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DREAM Act repeal referendum falls short of signatures needed for ballot

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JANUARY 06, 2012

A referendum to repeal the California DREAM Act will not appear on the state ballot this November after volunteers working to overturn the act fell short of the 500,000 signatures they needed to gather by Friday.

Assemblymember Tim Donnelly, R-Twin Peaks, who led efforts to put a repeal referendum up for a vote, announced in a statement Friday that opponents of the act had acquired only 447,514 signatures and therefore could not submit them to state counties for approval.

The act, which allows undocumented students to qualify for state-funded financial aid, has faced opposition ever since it was signed by Gov. Jerry Brown in October. Donnelly filed papers to place the referendum on the ballot two days after the act was signed into law.

But the referendum’s failure may prove to be a significant setback for those hoping to overturn the legislation.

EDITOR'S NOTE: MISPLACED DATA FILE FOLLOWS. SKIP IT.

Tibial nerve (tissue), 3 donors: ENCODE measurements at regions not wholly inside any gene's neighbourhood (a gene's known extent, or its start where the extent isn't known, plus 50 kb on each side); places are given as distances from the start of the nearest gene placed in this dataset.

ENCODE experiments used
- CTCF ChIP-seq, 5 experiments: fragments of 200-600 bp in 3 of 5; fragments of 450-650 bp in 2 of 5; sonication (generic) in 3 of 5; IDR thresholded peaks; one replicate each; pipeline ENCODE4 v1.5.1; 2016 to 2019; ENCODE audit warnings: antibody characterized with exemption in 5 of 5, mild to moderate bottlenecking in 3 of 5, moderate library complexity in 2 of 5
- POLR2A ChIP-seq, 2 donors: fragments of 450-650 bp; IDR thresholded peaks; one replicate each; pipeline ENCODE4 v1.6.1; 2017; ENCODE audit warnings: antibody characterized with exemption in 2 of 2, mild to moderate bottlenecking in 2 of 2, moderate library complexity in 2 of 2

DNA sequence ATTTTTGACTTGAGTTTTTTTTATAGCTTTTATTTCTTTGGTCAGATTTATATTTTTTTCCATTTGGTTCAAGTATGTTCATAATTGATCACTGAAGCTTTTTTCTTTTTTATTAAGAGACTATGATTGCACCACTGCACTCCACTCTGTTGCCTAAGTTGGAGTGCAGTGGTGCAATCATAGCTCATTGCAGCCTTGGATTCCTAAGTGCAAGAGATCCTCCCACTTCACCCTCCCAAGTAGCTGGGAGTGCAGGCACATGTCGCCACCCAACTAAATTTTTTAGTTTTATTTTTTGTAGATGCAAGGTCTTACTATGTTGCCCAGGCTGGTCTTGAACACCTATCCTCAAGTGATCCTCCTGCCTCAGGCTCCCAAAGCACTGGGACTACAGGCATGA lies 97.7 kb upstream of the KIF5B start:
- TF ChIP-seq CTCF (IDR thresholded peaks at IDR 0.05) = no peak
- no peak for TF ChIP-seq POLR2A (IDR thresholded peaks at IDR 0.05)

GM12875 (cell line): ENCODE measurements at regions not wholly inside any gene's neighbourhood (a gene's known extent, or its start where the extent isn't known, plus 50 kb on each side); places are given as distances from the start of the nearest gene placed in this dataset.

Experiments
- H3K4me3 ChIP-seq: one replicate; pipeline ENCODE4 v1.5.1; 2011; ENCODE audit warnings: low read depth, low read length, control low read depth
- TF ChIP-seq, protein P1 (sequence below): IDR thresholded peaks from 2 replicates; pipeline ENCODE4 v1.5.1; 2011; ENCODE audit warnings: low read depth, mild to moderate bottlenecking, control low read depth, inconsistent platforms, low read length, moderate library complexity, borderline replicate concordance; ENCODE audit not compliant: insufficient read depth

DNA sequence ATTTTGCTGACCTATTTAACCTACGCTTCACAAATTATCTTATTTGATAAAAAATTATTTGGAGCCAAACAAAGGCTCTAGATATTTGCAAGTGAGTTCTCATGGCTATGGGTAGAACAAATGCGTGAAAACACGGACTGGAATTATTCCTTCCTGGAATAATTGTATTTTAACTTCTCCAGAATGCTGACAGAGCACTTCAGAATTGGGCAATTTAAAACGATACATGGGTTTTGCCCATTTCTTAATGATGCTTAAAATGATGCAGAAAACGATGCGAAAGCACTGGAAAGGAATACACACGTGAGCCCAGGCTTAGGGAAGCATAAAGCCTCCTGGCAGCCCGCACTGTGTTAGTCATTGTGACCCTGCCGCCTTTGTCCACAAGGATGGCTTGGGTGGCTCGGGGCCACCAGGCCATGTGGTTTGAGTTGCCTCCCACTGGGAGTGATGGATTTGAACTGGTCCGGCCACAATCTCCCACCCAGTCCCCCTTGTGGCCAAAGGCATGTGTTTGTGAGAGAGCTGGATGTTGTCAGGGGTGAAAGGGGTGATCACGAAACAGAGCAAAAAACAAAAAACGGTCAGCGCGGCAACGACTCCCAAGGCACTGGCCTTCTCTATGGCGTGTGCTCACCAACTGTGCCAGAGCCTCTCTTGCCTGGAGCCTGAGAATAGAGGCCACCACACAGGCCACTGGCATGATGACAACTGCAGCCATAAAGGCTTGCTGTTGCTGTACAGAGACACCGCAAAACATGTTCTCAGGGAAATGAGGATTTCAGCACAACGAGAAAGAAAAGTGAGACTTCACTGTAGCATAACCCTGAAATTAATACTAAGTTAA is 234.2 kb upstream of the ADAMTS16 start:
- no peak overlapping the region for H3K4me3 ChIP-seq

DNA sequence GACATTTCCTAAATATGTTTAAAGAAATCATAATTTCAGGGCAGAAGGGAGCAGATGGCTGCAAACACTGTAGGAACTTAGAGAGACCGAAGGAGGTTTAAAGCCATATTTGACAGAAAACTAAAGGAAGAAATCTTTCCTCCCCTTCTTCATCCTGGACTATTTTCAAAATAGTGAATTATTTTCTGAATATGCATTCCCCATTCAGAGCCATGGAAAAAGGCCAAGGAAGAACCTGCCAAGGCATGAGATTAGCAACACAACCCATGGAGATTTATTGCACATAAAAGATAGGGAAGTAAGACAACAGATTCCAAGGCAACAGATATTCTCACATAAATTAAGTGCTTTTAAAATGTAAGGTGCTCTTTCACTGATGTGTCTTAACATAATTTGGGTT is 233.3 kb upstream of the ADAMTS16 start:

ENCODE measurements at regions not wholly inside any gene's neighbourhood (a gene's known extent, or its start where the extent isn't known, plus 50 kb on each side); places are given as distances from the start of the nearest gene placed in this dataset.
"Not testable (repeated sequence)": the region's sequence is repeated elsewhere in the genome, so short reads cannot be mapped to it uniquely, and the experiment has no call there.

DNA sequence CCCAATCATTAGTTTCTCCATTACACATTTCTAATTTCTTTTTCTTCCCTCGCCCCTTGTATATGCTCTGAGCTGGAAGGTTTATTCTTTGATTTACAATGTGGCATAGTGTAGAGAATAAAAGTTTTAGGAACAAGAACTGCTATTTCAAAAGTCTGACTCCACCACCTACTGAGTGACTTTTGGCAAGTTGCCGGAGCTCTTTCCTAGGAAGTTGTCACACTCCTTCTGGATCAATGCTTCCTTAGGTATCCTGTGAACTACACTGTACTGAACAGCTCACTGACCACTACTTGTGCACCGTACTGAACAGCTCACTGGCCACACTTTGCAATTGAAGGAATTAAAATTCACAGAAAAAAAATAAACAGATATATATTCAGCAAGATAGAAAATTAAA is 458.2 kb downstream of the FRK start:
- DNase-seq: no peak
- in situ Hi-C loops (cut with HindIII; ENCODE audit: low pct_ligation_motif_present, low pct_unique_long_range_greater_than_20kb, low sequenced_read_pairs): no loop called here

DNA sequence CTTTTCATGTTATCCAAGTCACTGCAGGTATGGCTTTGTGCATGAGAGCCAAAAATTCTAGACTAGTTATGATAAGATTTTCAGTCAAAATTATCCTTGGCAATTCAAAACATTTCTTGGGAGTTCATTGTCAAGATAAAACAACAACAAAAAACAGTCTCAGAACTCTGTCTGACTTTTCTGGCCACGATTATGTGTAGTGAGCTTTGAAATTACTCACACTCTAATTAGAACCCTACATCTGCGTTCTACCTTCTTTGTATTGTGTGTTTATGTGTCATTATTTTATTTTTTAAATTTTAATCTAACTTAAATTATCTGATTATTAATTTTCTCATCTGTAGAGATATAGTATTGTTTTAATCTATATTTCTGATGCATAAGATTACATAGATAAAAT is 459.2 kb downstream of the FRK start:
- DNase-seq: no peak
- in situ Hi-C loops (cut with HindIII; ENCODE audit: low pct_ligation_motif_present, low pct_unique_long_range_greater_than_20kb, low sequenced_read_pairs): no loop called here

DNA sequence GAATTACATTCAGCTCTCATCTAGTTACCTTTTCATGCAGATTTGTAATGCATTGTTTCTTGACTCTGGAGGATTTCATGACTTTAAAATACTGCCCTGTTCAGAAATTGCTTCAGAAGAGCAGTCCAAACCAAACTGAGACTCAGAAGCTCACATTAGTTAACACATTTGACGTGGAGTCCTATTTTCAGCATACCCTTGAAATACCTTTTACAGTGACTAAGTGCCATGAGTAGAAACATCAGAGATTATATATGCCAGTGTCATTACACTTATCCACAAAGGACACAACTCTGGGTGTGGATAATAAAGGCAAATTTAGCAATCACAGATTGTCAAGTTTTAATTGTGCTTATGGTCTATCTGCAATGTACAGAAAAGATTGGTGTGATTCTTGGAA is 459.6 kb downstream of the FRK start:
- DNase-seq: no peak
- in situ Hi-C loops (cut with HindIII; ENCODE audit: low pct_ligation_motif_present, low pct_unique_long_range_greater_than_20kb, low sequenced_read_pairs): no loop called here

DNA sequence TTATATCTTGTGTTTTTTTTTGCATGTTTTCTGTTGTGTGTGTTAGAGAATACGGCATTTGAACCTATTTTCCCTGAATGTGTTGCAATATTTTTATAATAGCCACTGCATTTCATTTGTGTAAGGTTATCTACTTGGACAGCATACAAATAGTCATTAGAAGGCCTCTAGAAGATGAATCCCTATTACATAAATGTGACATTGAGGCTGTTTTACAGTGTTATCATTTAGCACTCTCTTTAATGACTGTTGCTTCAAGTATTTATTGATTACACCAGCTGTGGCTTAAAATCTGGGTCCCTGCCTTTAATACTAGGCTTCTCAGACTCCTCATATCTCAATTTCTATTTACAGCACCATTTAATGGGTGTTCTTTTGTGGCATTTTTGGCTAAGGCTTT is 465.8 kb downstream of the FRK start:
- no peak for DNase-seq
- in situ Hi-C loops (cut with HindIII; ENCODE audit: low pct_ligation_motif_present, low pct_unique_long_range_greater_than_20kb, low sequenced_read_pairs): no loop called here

Assemblymember Gil Cedillo, D-Los Angeles, who authored the act, said in a statement Friday that he was proud Californians had rejected “the politics of division.”

“Assemblymember Donnelly’s proposal would have taken us in a very negative, destructive and intentionally divisive direction,” he said in the statement. “Like the students that the California Dream Act will help, the voters of California have chosen to look with optimism towards the future.”

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While the act only makes about 500 UC students newly eligible for state-funded financial aid, its supporters believe the relatively minor cost of the act — about $65 million, by the state Legislative Analyst’s Office estimates — is worth the opportunity for undocumented students to receive a college education funded in part by the state.

UC Student Association organizing and communications director Darius Kemp said he was glad efforts to put the referendum on the ballot failed.

“We adamantly and vehemently oppose any repeal of the (state) DREAM act,” he said. “The fact that it failed is a very obvious statement that Californians want the DREAM Act, and they’re happy about it.”

Although the referendum’s failure is no doubt a roadblock for opponents of the act, Donnelly said in his statement that he was confident their efforts will continue.

“We are not finished with this fight,” he said. “This is just the beginning.”

Damian Ortellado is the lead higher education reporter.

JANUARY 18, 2012